"Somebody could have, but I still think they were after me. No one but the court and my mask maker and the family knew who he was wearing... Anyway, they didn't want to let him do his own thing, he played around a lot with plausible deniability and grooming and that shit, not something a parole officer would catch if they were mostly letting him drive, they didn't want someone paying him a fraction of their attention while he set up to do it again. So once they got a conviction, I think half the counts went through, they were like, how about a masking celebrity, it's not cruel and unusual, people volunteer for that, but you won't be able to do your thing, and he said, all right, as long as I get laid sometimes. And nobody ever asks me who's under the mask."
"Creepy," I said. I plated the grilled cheeses.
He bit one, or maybe I did. We bit one. "You've probably angered him, haven't you, because you were both me and I mixed you all up like my guitar picks until I had to give somebody a day off, but it didn't make any difference to you, did it. Next batch I'm having us all wear inscribed rings. It doesn't matter who's wearing me when I pick up a fan, I'm the only one they meet and the only one making the decisions, and anyway he's dead now. So that's who he is." He talked around the sandwich a bit, and I might not have been able to understand him if I'd heard the sounds recorded, but I could feel what he was going for, and that closed the gap a little like lip-reading from the inside.
"Okay. Thanks for telling me."
"Mm-hm." And we applied ourselves to the sandwich.
The prints on the gun matched the guy Security had nabbed. He was the right height and he didn't have an alibi for the first murder. He didn't make bail.
Myron let Briony in the house, and she hugged us, and he ordered groceries while they discussed scheduling. He un-cancelled his attendance at a benefit dinner and un-cancelled an interview on the grounds that he needed more maskers and exposure was necessary for drumming up the interest. Concert tickets had been refunded and there'd need to be choreography and timing and logistics changes to accommodate there being fewer of Myron anyway - not to mention the costumes he'd been wearing had gunshot holes and blood now - so that slot was still open, for now. He pushed back composing, cut back on rehearsal, rearranged everything to fit it into twenty-four hours a day, with a heavy emphasis on social obligations and face time.
The benefit dinner was fancy; Myron dressed up even relative to his normal street clothes, which were fine and fitted to begin with. I recognised my sister Gina, across the room - was this her fancy party? Wouldn't she be amused to know that I was already there, my rejection of her invitation notwithstanding. She recognised Myron, whispered to the friend she'd brought instead, but she had no way to recognise me. I tried to whisper to Myron that I wanted to say hi, but he was firmly in control; my attempt wouldn't even feel like anything as he swept through the room, shaking hands with the organiser, smiling at people trying to catch his eye, signing an autograph, pausing at his dinner plate to sip water and read the place cards he'd been put with. He was going to sing; he was the musical number for the night and they'd been upset about his cancellation, hadn't been able to replace him on short notice.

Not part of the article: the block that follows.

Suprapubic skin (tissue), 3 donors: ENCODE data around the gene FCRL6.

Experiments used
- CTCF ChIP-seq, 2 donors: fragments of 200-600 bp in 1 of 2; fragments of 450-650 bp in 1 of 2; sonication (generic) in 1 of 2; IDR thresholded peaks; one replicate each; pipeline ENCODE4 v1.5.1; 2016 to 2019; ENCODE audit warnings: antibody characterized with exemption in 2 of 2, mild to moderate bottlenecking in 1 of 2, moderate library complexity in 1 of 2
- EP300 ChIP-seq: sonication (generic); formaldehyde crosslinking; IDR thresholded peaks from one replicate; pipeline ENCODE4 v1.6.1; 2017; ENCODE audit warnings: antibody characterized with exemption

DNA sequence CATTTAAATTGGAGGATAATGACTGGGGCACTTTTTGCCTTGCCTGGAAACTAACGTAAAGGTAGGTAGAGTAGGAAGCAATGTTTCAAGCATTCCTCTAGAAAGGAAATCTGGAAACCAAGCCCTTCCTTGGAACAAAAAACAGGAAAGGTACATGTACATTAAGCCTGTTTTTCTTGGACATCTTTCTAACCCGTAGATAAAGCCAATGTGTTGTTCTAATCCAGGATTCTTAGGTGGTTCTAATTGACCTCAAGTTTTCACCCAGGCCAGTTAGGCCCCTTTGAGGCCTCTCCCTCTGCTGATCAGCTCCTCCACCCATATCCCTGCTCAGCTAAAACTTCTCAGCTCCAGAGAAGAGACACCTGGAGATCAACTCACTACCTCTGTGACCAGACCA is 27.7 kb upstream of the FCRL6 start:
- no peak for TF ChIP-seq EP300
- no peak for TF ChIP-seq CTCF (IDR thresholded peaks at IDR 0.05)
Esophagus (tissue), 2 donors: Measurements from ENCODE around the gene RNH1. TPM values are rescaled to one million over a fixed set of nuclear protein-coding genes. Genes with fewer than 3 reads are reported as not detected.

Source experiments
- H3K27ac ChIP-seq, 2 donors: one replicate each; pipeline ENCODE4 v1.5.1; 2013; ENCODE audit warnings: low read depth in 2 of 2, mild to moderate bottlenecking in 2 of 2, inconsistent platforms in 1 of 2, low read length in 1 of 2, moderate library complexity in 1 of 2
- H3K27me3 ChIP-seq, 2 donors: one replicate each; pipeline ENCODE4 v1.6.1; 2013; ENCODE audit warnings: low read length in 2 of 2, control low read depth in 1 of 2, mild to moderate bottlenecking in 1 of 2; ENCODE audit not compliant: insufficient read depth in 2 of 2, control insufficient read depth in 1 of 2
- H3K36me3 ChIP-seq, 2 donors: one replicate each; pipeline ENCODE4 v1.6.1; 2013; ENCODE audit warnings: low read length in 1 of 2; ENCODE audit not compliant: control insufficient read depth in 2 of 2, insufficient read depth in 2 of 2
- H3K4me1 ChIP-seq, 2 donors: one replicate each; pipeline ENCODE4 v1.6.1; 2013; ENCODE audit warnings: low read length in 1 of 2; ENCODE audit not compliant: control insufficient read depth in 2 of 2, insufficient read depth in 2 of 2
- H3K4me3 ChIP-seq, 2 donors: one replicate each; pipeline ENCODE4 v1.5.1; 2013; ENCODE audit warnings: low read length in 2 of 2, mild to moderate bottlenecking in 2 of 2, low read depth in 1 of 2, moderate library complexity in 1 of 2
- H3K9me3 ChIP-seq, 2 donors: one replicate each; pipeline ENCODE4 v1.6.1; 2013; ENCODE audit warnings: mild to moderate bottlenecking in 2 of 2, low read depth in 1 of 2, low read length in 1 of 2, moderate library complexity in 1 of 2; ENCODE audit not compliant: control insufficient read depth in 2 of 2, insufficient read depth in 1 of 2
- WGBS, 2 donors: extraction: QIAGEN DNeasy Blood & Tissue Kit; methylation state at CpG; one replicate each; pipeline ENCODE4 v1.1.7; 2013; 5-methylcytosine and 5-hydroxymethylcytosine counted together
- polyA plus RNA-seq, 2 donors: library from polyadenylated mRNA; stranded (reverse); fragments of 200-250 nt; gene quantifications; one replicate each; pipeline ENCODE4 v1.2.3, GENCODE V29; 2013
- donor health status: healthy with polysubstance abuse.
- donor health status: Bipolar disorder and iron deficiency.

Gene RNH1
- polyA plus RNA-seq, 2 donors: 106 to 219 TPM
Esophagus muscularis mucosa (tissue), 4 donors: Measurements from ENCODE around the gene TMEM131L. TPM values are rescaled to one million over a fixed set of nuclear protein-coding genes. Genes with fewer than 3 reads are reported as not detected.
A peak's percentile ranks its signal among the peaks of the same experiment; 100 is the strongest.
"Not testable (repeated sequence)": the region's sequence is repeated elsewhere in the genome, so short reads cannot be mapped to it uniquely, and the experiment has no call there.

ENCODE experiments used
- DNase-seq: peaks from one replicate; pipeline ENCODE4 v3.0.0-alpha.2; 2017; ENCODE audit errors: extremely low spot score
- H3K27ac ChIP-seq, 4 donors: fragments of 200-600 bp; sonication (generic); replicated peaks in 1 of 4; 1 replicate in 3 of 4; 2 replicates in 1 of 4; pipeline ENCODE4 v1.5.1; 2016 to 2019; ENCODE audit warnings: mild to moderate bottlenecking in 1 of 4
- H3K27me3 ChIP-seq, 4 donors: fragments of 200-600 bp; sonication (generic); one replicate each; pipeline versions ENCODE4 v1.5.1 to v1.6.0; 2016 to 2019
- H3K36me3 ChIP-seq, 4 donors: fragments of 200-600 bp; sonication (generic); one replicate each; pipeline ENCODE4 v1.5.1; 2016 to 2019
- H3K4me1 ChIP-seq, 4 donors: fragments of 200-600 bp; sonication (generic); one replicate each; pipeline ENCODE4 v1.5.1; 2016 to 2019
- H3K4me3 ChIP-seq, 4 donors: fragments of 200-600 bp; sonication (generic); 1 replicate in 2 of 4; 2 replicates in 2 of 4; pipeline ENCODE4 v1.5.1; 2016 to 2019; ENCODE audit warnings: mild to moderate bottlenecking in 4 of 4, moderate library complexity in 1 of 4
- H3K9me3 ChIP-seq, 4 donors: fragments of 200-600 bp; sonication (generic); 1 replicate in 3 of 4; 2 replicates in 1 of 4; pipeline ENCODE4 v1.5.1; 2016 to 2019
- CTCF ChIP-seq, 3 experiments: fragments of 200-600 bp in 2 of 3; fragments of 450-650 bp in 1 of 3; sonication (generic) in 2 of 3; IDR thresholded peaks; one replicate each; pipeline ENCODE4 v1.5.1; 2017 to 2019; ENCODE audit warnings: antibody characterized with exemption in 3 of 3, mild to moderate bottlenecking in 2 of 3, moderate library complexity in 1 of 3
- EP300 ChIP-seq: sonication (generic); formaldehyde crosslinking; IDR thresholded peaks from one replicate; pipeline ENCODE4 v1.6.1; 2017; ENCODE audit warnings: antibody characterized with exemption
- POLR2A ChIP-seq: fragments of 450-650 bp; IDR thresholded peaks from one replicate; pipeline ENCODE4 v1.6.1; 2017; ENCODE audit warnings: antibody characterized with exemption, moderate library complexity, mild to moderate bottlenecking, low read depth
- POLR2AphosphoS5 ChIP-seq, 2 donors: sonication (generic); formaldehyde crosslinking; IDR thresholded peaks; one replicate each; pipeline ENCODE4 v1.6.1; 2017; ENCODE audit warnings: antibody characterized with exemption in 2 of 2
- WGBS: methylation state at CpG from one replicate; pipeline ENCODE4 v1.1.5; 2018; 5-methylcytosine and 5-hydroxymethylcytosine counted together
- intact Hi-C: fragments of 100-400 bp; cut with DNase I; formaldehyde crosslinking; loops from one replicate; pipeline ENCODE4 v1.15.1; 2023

There were speakers; first, he was supposed to sing as the appetizers came out. He leaned on his elbow, smiling faintly, probably more to look generally affable than out of any interest in someone's empty buzzwords about her personal connection to ending childhood malnutrition with community gardening and a summer holiday replacement for school lunch. He looked around the room. His eyes settled on my sister and her friend where they were whispering cheek to cheek, glancing at him intermittently and smiling when they realised he was looking their way.
I strained and searched and squirmed-without-squirming, looking for anything he was leaving to me, but he was effortlessly parked on every muscle I possessed, sitting easily in his damnably flirtatious forward lean, all ready to put moves on my sister in my body. I should have told her. I should have said, "Sis, by the way, my weird job that only gives me one day off a month, not even weekends? It's masking for Myron Lasko. Don't hook up with him, not unless you've checked and it's not me under there." I should have told Myron: "For your information, here are the names and appearances of all my family members; I understand that knowing exactly how many cousins I have will reduce the security of Thespyan, and I'm okay with that".
I tried to shift posture, I tried to blink, I tried to grind his teeth, and I also tried to make a sound. But nothing happened.
He wasn't going to go anywhere with her until after dinner. I had that long to wait for him to check in with me at all, to let me say a word while he ducked into the men's room or waited backstage to walk up to the mic. And he'd better do it because if he made me fuck my sister then the next time I had my arms I was yanking that mask off my face and he'd never see it coming.
...would I get prosecuted for murder? It was strange to think about. I'd probably get prosecuted, I didn't know if I'd get convicted.
At any rate, this was mostly my own stupid fault, he probably thought that if I had any sisters they'd know, and she didn't, and he had better let me talk before he brought her home.
The speakers rotated through; when everyone was looking more bored and hungry than they could cover with a pretense of fascination with meals on wheels, appetizers appeared in the wings borne by a fleet of waiters, and Myron excused himself from his tablemates to go around back. -Anonymous